2. ibid.
3. The Integral Yoga: Sri Aurobindo’s Teaching and Method of Practice, p. 353.
4. Sri Aurobindo Circle, 1976.
5. Quoted in K. R. Srinivasa Iyengar: Sri Aurobindo, a biography and a history, Fourth (Revised) Edition, 1985, p.726.
6. Sri Aurobindo: The Renaissance in India (Complete Works of Sri Aurobindo, Vol. 20), pp. 33-34.
7. Sri Aurobindo: Letters on Yoga –1 (SABCL Vol. 22), p. 100.
8. Sri Aurobindo: Essays on the Gita (SABCL Vol. 13), p. 8, xxx
9. Sri Aurobindo: Bande Mataram (SABCL Vol. 1), p. 244.
10. Sri Aurobindo: Essays on the Gita (SABCL, Vol. 13), p. 39.
11. Time Magazine, 18 September 2000.
12. Mother India: July 1956, p. 10.
13. Sri Aurobindo: The Human Cycle (Complete Works of Sri Aurobindo, Vol. 25), p. 569.
14. Quoted by Kishore Gandhi in his Social Philosophy of Sri Aurobindo and the New Age.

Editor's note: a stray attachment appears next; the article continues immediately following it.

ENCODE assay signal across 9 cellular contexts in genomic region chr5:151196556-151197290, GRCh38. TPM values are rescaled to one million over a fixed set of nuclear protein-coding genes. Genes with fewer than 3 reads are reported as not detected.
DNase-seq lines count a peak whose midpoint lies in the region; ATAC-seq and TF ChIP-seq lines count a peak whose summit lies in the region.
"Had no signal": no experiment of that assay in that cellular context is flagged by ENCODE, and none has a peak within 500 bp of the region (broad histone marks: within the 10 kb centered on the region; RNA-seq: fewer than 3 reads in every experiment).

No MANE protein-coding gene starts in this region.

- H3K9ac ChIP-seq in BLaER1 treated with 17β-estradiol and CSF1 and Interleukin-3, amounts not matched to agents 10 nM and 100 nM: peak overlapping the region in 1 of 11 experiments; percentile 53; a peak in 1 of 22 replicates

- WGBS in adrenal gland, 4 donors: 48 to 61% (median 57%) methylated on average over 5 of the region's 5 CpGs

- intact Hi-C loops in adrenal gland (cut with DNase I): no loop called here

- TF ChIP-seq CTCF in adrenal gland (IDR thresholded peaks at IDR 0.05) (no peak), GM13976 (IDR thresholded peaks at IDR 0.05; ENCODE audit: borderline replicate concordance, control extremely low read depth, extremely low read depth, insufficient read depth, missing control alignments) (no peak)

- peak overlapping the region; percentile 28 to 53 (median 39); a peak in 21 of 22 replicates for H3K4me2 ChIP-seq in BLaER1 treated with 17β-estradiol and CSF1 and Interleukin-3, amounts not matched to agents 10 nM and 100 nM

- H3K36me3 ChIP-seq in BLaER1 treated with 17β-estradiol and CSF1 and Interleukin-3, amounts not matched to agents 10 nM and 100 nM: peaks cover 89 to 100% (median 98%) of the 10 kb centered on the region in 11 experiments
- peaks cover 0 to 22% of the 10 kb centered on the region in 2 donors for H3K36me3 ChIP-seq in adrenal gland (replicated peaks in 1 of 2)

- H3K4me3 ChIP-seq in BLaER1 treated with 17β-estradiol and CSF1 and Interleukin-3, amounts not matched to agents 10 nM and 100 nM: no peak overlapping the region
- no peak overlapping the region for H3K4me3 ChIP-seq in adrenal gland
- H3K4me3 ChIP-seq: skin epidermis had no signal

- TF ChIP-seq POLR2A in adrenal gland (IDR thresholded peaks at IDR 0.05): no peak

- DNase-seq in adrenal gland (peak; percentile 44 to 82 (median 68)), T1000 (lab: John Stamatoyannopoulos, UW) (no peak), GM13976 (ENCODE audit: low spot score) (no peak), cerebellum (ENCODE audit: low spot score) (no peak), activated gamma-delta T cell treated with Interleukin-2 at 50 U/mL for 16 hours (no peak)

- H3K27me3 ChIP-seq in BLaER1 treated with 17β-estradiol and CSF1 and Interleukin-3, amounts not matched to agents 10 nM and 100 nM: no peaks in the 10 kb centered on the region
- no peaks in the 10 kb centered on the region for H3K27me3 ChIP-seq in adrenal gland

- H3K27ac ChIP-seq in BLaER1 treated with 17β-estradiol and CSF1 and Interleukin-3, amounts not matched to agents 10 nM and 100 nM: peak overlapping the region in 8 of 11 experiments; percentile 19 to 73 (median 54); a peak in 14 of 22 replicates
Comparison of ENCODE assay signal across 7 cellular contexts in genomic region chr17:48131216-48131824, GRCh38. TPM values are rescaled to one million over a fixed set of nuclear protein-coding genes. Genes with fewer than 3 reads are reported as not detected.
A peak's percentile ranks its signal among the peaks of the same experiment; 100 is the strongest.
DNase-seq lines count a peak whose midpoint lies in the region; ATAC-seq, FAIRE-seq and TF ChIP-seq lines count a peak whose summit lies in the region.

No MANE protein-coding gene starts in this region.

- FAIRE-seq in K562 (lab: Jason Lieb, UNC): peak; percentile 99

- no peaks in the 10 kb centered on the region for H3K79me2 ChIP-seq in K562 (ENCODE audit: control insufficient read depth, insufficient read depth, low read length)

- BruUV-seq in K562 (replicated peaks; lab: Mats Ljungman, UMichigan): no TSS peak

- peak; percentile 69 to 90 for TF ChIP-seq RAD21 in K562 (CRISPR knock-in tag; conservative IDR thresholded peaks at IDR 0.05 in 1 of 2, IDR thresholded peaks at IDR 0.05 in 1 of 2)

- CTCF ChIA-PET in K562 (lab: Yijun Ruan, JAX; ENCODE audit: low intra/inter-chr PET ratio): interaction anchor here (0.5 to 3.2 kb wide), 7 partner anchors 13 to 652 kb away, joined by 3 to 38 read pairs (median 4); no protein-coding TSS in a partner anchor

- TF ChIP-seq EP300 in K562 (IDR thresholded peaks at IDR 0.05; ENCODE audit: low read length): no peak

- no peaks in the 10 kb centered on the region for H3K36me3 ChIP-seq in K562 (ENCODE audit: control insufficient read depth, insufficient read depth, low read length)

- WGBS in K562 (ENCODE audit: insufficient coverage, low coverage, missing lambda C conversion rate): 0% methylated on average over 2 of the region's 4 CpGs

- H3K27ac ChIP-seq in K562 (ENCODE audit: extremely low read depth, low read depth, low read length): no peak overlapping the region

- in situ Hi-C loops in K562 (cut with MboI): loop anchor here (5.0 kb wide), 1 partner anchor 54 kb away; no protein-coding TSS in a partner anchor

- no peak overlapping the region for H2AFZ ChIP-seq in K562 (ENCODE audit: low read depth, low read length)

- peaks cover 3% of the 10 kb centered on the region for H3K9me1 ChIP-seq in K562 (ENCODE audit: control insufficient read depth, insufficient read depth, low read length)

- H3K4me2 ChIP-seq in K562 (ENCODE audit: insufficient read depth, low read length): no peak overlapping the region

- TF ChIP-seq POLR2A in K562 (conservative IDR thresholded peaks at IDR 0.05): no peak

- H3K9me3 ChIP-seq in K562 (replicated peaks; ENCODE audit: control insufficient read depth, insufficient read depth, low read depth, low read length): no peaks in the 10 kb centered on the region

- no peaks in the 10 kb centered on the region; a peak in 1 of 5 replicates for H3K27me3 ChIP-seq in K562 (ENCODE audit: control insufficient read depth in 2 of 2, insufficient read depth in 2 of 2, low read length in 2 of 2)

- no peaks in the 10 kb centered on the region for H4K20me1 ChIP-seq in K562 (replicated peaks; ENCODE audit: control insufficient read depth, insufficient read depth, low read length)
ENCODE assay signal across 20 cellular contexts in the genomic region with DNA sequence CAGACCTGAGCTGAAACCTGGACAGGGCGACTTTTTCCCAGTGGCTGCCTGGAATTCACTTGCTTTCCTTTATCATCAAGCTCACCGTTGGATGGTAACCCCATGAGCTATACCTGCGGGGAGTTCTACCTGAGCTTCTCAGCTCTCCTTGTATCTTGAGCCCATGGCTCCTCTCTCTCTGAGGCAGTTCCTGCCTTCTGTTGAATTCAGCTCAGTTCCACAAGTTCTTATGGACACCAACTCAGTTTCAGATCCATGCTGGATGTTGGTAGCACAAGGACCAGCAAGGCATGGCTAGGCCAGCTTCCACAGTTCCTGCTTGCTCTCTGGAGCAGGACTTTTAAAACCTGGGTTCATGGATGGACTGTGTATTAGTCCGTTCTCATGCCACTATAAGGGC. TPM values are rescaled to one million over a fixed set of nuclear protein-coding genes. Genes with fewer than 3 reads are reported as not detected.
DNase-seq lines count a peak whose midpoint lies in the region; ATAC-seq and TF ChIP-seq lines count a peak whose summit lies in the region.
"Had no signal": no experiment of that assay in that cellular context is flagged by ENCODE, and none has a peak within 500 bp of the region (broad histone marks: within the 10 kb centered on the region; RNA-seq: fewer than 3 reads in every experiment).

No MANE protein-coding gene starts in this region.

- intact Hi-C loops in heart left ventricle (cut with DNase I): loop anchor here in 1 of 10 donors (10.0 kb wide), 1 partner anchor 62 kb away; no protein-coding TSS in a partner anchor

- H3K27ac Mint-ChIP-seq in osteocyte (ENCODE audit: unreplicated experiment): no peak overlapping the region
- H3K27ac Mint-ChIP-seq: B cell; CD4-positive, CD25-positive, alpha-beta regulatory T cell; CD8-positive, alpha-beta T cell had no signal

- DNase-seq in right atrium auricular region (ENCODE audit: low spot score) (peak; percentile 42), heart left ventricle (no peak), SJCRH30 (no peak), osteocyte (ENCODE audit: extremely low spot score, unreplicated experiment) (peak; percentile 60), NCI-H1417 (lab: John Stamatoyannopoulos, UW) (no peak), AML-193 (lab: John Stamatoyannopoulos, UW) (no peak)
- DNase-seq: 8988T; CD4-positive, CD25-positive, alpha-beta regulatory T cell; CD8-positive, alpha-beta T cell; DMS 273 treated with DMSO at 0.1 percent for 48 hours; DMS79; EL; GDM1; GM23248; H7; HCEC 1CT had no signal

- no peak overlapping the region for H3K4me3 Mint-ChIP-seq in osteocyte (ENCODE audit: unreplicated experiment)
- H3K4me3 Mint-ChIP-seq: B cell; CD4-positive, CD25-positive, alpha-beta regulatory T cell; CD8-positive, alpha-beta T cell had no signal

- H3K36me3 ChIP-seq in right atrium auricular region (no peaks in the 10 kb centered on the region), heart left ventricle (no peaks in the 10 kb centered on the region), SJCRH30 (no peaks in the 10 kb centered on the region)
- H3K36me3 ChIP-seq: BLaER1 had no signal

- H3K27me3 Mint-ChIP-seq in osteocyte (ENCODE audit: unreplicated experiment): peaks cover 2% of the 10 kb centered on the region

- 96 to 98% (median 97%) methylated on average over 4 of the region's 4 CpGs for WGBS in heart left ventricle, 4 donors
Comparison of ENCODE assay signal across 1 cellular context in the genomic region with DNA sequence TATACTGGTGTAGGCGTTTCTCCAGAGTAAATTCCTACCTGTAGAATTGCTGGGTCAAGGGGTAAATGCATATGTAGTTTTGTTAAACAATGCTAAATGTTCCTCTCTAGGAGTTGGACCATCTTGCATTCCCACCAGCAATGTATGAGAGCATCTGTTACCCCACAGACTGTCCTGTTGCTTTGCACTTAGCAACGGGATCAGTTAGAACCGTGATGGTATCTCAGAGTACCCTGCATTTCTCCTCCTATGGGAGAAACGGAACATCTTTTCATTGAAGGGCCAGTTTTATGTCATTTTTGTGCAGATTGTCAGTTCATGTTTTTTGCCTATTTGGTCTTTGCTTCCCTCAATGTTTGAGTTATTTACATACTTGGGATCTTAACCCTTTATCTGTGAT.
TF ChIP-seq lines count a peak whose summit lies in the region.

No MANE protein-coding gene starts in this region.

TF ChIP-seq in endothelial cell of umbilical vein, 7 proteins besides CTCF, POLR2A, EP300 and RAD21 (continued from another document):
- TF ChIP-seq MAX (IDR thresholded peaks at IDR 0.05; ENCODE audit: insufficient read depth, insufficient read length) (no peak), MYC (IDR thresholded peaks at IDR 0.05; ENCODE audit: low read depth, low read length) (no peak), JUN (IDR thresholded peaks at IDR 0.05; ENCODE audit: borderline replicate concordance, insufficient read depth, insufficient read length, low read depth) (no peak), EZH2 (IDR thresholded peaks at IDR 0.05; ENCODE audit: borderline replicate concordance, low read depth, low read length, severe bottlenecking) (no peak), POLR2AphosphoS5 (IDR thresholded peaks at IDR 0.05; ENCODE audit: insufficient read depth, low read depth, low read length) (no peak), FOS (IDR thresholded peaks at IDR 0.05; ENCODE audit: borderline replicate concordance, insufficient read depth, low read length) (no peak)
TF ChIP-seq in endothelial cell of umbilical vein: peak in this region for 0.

15. ibid.
16. Sri Aurobindo: ‘After the War’, War and Self-Determination (SABCL Vol. 15), p. 647.
17. Sri Aurobindo: ‘Thoughts and Aphorisms’ (SABCL Vol. 17), p. 117. Although “Thoughts and Aphorisms’ appeared in a book form first in 1958, this was taken from his manuscripts which belong to the 1920s.
18. Sri Aurobindo: Savitri (SABCL Vol. 28), p. 344.


This is a transcript of the talk by Prof. Mangesh V Nadkarni, delivered at Sri Aurobindo Bhavan, Shakespeare Sarani, Kolkata, in September 2001, subsequently edited by Bob Zwicker.